Samstag, 31. März 2012

Ein Museum - District Six Museum

District Six - Museum. Kapstadt. Südafrika. - „District Six was named the Sixth Municipal District of Cape Town in 1867. Originally established as a mixed community of freed slaves, merchants, artisans, labourers and immigrants, District Six was a vibrant centre with close links to the city and the port. By the beginning of the twentieth century, however, the process of removals and marginalisation had begun. The first to be 'resettled' were black South Africans, forcibly displaced from the District in 1901. As the more prosperous moved away to the suburbs, the area became a neglected ward of Cape Town. In 1966 it was declared a white area under the Group Areas Act of 1950, and by 1982, the life of the community was over. 60 000 people were forcibly removed to barren outlying areas aptly known as the Cape Flats, and their houses in District Six were flattened by bulldozers. The District Six Museum, established in December 1994, works with the memories of these experiences and with the history of forced removals more generally.“


Mission Statement: „The Museum seeks to develop policies relating to heritage and memory that are both grounded in and seek to develop the interests of the poor and dispossessed, specifically:
1. The District Six Museum is a heritage project that seeks to serve the interests of the victims of the various forms of forced removals that occurred in District Six, the larger city of Cape Town and in other parts of South Africa.
2. The Museum seeks to place itself at the heart of the process of reconstruction of District Six and Cape Town through working with the memories and experiences of dispossessed people. It offers itself as a center for former residents of District Six and others to recover, explore and critically engage with the memories and understandings of their District Six and apartheid pasts, for the purpose of remaking the city of Cape Town.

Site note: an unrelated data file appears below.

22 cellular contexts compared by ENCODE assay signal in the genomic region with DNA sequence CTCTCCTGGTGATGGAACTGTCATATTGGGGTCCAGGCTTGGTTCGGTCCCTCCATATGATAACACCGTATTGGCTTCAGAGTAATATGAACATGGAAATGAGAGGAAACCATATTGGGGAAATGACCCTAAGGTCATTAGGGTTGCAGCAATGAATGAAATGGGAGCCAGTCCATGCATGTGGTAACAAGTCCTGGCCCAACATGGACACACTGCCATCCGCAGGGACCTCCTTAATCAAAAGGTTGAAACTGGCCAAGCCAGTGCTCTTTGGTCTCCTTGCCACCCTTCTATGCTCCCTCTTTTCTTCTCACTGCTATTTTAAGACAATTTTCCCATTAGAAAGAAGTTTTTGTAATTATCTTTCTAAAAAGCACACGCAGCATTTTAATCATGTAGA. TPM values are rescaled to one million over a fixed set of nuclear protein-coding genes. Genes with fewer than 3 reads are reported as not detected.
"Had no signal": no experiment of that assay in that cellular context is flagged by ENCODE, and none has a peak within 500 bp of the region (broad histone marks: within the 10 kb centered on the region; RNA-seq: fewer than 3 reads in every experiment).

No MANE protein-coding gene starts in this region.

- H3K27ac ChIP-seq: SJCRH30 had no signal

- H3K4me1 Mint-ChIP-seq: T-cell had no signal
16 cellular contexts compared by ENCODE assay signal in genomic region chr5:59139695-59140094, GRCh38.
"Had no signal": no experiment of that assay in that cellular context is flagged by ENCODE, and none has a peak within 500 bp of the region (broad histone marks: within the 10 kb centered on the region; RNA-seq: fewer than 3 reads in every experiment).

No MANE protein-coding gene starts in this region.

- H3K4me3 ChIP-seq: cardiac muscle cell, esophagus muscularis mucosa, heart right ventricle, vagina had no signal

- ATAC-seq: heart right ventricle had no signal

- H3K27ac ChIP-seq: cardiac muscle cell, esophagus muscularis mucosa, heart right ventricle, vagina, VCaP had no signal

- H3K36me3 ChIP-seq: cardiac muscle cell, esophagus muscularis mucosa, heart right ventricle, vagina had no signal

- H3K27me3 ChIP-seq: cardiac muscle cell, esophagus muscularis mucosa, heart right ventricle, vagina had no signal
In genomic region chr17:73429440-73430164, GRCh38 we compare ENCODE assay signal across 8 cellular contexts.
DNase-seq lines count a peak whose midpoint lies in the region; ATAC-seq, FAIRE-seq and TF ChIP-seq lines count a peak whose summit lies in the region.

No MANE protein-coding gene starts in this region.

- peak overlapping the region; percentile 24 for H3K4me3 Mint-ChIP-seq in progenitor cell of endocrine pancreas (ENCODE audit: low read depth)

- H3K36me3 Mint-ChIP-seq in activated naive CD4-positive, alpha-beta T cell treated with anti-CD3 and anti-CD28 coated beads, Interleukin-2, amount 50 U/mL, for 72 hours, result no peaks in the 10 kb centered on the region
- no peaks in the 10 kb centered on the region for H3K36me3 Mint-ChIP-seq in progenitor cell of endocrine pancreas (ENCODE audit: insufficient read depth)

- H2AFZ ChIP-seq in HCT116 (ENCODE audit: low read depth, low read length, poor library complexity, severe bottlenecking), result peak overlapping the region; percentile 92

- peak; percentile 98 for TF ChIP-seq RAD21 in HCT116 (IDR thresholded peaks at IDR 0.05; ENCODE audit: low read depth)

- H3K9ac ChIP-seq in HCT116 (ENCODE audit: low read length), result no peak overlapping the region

3. The Museum seeks to stimulate the recovery and development of different forms of knowledge of the city, identity and community, and to use these in debates, discussions and policy development initiatives around diversity, difference, inequality, injustice and the future of the city.
4. The Museum seeks to develop alliances and partnerships with dispossessed communities in South Africa and other parts of the world, with non-governmental organisations, government and others in its quest to open up debate and discussion around heritage policy development.“
 “For us, the museum is a forum of people, a space of conversation, debate and transaction, where research, public scolarship and museum aesthetics have been combined with community forms of governance and accountability.”
„The museum contains a lively collection of photographs, articles and personal accounts depicting life before and after the removals. There are usually a couple of musicians at the back, tinkering away at their guitars and tin pipes and adding immeasurably to the atmosphere of the place. Highlights include a large map covering most of the ground floor on which ex-residents have been encouraged to mark their homes and local sights. The Namecloth is particularly poignant: a 1.5-m-wide length of cloth has been provided for ex-residents to write down their comments, part of which hangs by the entrance. It has grown to over 1 km, and features some moving thoughts. A display in the back room looks at the forced removals from the Kirstenbosch area.“


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